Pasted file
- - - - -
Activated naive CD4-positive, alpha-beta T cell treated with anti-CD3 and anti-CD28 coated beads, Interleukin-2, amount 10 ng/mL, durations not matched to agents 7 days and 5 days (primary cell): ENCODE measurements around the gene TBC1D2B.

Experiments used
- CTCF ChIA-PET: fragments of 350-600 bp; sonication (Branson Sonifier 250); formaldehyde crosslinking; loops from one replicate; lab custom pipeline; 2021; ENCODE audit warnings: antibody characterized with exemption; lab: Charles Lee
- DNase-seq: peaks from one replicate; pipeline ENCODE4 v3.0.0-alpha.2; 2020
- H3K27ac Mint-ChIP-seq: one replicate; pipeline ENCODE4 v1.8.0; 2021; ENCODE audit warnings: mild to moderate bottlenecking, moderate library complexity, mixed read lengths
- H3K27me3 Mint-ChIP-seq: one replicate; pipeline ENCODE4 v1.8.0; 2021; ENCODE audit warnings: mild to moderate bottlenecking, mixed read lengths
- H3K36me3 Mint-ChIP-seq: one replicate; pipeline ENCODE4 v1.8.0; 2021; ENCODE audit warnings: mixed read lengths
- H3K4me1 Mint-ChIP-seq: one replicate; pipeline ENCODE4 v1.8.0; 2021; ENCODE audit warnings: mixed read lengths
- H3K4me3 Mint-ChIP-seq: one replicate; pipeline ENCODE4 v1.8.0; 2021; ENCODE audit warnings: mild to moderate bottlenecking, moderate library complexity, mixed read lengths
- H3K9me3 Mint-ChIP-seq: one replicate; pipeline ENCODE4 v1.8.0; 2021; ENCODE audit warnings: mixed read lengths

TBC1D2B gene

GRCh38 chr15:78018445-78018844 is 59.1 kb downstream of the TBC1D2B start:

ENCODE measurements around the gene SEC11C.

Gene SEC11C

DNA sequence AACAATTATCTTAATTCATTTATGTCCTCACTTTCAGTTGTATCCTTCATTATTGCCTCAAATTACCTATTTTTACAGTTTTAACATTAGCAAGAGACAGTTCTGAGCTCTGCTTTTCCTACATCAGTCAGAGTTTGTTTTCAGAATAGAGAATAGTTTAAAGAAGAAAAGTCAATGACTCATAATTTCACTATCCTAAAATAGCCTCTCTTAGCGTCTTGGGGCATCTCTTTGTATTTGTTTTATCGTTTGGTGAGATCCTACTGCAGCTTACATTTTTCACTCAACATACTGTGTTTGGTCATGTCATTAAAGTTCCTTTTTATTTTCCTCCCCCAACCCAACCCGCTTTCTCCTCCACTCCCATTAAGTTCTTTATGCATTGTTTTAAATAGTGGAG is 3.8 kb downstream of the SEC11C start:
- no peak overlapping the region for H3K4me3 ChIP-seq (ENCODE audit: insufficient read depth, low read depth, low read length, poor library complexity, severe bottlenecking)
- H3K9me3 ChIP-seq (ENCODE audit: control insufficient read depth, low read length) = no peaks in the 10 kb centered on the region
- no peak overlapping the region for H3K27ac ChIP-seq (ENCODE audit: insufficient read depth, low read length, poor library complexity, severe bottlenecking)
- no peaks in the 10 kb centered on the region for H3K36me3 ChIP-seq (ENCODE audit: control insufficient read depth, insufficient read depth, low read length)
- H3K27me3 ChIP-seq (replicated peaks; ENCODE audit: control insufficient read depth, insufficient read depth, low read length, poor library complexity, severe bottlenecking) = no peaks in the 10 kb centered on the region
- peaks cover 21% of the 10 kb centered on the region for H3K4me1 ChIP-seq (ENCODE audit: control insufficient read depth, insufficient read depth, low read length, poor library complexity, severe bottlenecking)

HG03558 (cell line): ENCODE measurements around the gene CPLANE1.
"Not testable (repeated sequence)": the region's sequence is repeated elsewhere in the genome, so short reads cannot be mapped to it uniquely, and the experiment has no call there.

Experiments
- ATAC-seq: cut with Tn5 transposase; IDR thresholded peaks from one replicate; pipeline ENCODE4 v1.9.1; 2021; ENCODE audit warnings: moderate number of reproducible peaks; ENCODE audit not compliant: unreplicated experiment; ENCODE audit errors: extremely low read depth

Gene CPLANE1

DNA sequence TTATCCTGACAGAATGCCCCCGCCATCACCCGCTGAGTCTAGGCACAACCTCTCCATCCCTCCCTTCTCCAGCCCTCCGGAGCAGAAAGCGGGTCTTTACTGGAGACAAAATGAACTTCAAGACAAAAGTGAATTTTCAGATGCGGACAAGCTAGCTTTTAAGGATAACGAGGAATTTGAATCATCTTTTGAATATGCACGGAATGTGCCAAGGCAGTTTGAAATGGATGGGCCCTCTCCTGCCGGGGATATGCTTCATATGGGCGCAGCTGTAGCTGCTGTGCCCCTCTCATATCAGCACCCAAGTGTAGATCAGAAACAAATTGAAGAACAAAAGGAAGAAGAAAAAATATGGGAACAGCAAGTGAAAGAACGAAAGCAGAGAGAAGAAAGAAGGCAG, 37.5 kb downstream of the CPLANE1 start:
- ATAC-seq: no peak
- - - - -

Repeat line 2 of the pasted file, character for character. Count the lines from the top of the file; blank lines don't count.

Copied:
Experiments used